If you’re already confused by the proliferation of digital music types and don’t know the difference between a DVD-R, DVD+R, or DVD-RW, get ready for the next assault. The good news is that digital television and the resulting high-definition DVD technology will be a vast improvement over the images we typically see on TV today. The bad news is that once again there is no standardized format, so compatibility remains an issue.
Hollywood studios, however, are beginning to take sides. Toshiba’s next-generation technology, known as HD DVD, is the format of choice for Warner Bros. Studios, Paramount Pictures, Universal Pictures and New Line Cinema. Meanwhile, Sony, Dell and Samsung, among others, favor Blu-ray, a competitive technology. As one might expect, Blu-ray has the backing of Sony Pictures, and in all likelihood, Metro-Goldwyn-Mayer, which has recently been acquired by a group led by Sony. Twentieth Century Fox is also thought to be in this camp.
Array of Formats
Both technologies use blue lasers, which allow discs to store data at the densities necessary for high definition. Since Congress has mandated that television stations in the United States switch to digital broadcasting, many DVD players and recorders will have to be replaced. Royalties from licensing the technology will further sweeten an already lucrative pot. DVD equipment is currently a US$10 billion a year market.
“We’ve been through the digital revolution in many ways already — from LPs to compact discs and from VHS to DVD,” says Jeff Joseph, vice president of communications for the Consumer Electronics Association. “High definition is an important step forward, and we expect to see high definition consumer products by the fourth quarter of next year, even though there are competing formats now.”
Such an array of confusing choices means that consumers will have to do their homework. According to Joseph, “the marketplace often determines the surviving format. Another thing that happens is that formats that start off as incompatible become compatible, such as we’ve seen with CDs and SACDs [Super Audio Compact Discs]. You’ll begin to see dual-format players or equipment that can playback a wide variety of formats.”
Issues at Hand
In addition, Toshiba and Memory-Tech have announced a dual-layer DVD they claim can play both on today’s equipment and on high-definition players.
“Manufacturers are going to protect the legacy of their devices because no one wants angry consumers,” predicts Joseph. “The big issue will be copy protection and how it’s handled.”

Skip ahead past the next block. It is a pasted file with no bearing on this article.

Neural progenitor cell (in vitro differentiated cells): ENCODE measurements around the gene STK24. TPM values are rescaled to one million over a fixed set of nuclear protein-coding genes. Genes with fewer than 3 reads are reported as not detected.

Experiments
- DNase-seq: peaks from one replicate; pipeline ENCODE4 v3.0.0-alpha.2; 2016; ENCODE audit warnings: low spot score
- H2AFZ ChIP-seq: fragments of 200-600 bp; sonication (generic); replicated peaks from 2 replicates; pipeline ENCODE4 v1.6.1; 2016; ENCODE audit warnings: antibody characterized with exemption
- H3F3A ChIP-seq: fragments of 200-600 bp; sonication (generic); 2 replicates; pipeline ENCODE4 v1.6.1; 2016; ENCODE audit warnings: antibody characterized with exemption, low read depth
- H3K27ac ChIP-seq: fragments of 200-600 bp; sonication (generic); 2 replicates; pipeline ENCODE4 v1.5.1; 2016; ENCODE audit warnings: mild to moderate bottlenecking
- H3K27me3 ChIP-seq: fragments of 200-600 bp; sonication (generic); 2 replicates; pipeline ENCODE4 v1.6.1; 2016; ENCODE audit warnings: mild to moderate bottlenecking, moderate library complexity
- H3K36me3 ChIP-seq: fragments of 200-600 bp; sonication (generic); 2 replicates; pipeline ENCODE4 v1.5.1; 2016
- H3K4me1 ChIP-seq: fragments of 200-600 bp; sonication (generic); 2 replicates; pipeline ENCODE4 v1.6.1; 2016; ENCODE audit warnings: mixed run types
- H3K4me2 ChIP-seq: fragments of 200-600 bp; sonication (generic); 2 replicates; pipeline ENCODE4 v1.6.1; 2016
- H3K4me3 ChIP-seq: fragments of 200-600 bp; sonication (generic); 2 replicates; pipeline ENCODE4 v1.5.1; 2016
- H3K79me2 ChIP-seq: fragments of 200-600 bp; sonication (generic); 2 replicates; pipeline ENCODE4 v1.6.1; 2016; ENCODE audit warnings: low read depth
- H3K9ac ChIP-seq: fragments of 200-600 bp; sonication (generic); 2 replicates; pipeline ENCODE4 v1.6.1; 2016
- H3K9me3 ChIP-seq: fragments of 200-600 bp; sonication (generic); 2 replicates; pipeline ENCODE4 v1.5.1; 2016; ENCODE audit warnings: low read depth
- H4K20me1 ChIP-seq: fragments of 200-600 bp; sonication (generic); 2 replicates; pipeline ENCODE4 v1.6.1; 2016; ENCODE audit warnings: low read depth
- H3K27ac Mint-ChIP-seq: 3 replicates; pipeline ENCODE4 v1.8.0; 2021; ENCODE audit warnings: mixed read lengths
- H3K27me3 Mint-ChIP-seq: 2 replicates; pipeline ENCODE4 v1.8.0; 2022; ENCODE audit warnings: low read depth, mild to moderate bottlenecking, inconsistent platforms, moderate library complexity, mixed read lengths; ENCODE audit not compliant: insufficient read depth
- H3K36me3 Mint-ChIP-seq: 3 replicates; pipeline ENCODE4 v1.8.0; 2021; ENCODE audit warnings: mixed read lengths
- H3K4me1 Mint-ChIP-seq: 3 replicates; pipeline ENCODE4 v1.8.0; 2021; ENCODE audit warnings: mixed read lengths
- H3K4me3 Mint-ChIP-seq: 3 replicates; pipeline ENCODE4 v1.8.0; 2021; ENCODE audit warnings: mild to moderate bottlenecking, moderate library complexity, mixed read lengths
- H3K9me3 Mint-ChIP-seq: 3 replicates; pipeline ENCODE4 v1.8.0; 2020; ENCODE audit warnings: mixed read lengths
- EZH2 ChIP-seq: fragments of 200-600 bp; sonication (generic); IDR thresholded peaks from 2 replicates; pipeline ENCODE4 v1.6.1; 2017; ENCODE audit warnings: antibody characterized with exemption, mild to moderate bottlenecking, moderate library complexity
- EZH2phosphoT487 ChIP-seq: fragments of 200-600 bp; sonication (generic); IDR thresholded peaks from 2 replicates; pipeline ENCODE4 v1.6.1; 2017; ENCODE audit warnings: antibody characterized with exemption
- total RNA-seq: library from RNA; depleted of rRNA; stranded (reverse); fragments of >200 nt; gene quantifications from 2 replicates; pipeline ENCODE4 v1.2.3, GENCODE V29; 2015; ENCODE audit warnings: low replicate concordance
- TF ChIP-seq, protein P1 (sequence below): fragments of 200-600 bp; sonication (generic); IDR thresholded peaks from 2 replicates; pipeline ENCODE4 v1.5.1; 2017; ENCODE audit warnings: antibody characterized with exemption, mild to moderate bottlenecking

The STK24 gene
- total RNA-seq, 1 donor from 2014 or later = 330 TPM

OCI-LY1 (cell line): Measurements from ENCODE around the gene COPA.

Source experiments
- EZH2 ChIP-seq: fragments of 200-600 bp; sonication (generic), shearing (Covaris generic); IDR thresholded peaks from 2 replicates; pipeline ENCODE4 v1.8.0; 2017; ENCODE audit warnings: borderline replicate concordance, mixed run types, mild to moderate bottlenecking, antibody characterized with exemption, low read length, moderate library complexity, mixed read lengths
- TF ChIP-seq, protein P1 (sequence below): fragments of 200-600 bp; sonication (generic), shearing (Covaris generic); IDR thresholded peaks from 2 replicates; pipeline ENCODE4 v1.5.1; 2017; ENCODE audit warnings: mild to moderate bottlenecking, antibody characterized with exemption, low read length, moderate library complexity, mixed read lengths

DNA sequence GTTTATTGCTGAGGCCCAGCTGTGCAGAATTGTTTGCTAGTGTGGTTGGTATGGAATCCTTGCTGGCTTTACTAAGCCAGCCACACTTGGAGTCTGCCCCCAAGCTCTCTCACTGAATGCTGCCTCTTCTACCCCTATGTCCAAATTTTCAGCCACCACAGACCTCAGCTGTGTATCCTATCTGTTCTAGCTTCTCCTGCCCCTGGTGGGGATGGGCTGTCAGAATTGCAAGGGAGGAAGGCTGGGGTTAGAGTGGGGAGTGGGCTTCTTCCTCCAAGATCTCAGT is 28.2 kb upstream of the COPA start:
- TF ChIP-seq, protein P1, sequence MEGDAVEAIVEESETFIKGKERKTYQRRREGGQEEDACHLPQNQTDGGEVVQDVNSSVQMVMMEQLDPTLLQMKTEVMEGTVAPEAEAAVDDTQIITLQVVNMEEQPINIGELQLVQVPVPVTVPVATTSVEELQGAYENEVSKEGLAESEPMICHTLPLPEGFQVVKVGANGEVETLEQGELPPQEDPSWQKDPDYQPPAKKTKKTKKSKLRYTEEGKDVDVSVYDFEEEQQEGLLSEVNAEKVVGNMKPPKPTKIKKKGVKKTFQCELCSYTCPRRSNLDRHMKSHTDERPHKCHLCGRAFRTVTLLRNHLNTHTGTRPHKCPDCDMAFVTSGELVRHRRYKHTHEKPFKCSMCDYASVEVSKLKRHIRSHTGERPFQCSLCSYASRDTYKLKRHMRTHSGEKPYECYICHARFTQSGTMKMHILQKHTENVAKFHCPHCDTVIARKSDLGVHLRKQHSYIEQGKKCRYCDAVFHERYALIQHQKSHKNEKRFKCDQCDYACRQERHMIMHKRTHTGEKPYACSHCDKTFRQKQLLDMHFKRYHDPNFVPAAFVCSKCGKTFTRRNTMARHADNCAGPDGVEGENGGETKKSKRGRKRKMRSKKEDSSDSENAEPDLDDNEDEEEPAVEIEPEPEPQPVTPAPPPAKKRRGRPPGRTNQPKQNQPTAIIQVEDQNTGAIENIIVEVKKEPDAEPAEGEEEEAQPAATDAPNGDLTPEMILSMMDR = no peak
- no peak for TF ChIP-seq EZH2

With Hollywood studios concerned about losing profits to illegal distribution over the Internet, and consumers demanding the right to make legal copies for their own use, the protection issue is one more issue yet to be resolved.
Television stations will continue to provide analog programming until the end of 2006, and probably beyond. The date is likely to be extended until a majority of U.S. homes are able to receive the digital signal. Even when analog broadcasting ends, you’ll still be able to get a signal on older sets by purchasing a digital-to-analog converter box. Cable companies are also likely to offer the decoding as an additional feature of their converter boxes.
In the meantime, the FCC has established a Web site to help consumers who want to learn more about the coming changes.
And if you’re thinking about a new television for the holidays, Joseph has some advice. “Don’t buy a regular TV today, because analog broadcasting will end sometime within the next five years. Buy HDTV instead.” Since the digital sets generally have wider, more rectangular screens, he said, “Be sure to measure before you buy.”
Finally, DVD players have reached a price-point where most people can afford them. And, DVD recorders are reaching a price-point that threatens the future of VHS recorders. Industry’s answer to that? Create a new DVD format to make the old format obsolete.
This is typical. The home electronics industry has been steadily nudging us toward the next new thing. But this time around, there’s a difference … and Toshiba and film studios are proceeding cautiously. While they may say they’re putting DVD content on one side of the disk and HD-DVD content on the other to encourage people to make the format transition, I suspect there’s another reason … that they’re worried the consumer will not make the leap.
No, I’m not saying people don’t want the next best thing. They always do. What I AM saying is that earning power in the U.S. is eroding. Blue collar jobs are being relocated overseas and the jobs replacing them pay less … all at a time when costs for energy, health care, and God knows what else are going up. So, while white collar earners might be able to afford this upcoming new format, a lot of blue collar earners are hanging onto their VCRs … not wanting to upgrade to a DVD format they know the industry plans to sunset.
It’s also well to note that, all the while, when those who can afford the technology are salivating over the possibility of being the first on their block to have it, the industry remains in motion. And deep in the bowels of Toshiba’s R&D department (and other R&D departments), they’re surely working on the "UD-DVD" format that will make HD-DVD obsolete … and possibly even laying the groundwork for the successor to UD-DVD.
P.S. I’m speaking as a person who, back in the early seventies, laid out a considerable AM ount of money on what the industry told me was the next new thing – Quadraphonic Stereo. I bought the SQ decoders from Sony to cover the SQ technology offerings and a JVC 4-channel receiver/amp with four speakers to handle it … as well as the Discrete technology JVC championed. And as we all know, SQ and Discrete quadraphonic stereo technology now rests in the graveyard of home entertainment systems. The consumer didn’t "jump" back then … and it’s possible they won’t "jump" now either.